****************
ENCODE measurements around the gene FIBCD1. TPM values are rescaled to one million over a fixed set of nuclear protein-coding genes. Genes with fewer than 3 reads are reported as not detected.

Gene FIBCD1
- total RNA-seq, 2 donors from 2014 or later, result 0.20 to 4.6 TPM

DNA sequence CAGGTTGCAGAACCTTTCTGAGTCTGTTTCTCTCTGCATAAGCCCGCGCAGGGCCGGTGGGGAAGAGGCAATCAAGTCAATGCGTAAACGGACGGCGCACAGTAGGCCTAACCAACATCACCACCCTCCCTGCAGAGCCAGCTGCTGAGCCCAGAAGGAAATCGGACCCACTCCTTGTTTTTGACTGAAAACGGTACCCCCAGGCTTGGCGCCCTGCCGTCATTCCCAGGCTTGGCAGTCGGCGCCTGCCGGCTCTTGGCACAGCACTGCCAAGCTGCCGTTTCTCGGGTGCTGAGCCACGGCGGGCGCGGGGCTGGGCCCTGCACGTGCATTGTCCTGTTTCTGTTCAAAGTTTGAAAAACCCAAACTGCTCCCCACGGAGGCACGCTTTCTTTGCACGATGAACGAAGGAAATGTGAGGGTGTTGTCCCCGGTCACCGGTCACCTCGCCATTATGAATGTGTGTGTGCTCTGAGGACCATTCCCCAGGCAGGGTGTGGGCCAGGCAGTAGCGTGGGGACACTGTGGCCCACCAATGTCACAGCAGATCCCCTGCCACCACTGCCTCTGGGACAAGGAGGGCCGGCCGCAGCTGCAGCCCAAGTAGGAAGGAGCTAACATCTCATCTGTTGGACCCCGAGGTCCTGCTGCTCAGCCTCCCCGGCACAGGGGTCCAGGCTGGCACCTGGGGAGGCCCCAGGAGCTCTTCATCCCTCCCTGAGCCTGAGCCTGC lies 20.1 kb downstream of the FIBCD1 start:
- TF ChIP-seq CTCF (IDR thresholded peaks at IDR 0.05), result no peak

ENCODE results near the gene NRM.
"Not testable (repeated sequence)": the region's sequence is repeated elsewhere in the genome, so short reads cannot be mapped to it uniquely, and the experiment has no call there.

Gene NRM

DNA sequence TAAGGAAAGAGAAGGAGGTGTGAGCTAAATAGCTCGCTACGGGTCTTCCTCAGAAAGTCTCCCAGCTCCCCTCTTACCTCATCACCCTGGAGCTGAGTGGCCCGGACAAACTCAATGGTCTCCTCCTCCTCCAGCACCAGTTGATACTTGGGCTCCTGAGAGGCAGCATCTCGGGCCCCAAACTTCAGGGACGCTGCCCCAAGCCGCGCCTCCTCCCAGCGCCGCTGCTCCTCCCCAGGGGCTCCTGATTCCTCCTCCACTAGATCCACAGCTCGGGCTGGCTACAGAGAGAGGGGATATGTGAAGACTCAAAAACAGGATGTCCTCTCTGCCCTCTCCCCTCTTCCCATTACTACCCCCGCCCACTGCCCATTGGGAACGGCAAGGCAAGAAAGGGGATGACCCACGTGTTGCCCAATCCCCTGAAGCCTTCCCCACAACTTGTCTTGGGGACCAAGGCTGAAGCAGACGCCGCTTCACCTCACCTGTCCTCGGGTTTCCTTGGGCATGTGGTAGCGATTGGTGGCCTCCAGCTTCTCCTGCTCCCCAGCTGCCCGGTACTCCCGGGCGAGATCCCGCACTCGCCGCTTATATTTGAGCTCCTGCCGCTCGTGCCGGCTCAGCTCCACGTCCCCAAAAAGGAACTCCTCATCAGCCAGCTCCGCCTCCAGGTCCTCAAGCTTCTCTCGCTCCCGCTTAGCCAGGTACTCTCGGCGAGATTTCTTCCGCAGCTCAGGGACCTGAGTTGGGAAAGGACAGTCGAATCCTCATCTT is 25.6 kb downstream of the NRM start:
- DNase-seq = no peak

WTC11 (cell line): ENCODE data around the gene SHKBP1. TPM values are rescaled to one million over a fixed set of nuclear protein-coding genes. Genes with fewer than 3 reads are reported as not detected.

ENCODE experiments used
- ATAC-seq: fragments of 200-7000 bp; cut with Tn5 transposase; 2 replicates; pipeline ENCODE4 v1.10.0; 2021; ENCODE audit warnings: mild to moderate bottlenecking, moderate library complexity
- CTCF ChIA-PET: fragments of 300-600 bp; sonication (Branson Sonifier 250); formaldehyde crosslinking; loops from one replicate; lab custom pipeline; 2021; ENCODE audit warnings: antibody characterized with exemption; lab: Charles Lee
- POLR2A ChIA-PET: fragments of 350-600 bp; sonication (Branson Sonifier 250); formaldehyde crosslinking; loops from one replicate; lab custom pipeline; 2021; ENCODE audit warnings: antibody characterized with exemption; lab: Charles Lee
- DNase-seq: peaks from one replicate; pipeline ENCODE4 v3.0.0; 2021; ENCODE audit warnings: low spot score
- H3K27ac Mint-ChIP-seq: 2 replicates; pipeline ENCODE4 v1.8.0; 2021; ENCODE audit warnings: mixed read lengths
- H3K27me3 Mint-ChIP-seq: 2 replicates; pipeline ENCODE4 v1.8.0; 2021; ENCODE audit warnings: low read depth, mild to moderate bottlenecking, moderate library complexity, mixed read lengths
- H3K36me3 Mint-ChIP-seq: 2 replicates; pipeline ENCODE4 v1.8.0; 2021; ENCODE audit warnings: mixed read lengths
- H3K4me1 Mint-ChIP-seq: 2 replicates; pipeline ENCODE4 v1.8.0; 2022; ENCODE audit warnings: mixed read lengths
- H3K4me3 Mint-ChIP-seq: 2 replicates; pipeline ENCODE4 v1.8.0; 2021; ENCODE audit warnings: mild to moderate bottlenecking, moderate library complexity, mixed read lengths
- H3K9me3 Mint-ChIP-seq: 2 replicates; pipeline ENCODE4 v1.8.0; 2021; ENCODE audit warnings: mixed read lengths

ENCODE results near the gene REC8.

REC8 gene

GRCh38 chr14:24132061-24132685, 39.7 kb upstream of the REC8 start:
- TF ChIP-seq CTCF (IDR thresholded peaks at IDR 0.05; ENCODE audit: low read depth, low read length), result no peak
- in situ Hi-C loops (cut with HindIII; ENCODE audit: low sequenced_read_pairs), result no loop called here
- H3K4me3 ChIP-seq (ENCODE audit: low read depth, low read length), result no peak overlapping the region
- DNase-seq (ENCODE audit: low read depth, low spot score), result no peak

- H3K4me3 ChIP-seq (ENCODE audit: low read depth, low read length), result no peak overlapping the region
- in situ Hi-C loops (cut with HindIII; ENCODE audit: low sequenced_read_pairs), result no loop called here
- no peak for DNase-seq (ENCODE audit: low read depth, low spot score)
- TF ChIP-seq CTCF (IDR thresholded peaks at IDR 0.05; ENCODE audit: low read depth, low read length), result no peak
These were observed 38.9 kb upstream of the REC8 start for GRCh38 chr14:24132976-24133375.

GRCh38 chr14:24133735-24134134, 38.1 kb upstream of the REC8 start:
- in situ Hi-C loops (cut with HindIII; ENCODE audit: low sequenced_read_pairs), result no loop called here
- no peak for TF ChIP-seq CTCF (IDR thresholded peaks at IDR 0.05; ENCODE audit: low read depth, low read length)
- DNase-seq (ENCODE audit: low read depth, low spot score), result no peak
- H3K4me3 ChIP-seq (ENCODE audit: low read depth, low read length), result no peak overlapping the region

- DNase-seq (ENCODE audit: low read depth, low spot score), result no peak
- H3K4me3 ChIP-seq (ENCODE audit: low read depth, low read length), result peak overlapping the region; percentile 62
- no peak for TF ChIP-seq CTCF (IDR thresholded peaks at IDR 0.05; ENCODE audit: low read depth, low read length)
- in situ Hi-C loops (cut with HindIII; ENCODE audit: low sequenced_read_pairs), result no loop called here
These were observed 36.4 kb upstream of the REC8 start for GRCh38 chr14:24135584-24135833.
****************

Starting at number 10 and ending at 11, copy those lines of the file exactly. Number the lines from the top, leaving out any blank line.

- DNase-seq = no peak

WTC11 (cell line): ENCODE data around the gene SHKBP1. TPM values are rescaled to one million over a fixed set of nuclear protein-coding genes. Genes with fewer than 3 reads are reported as not detected.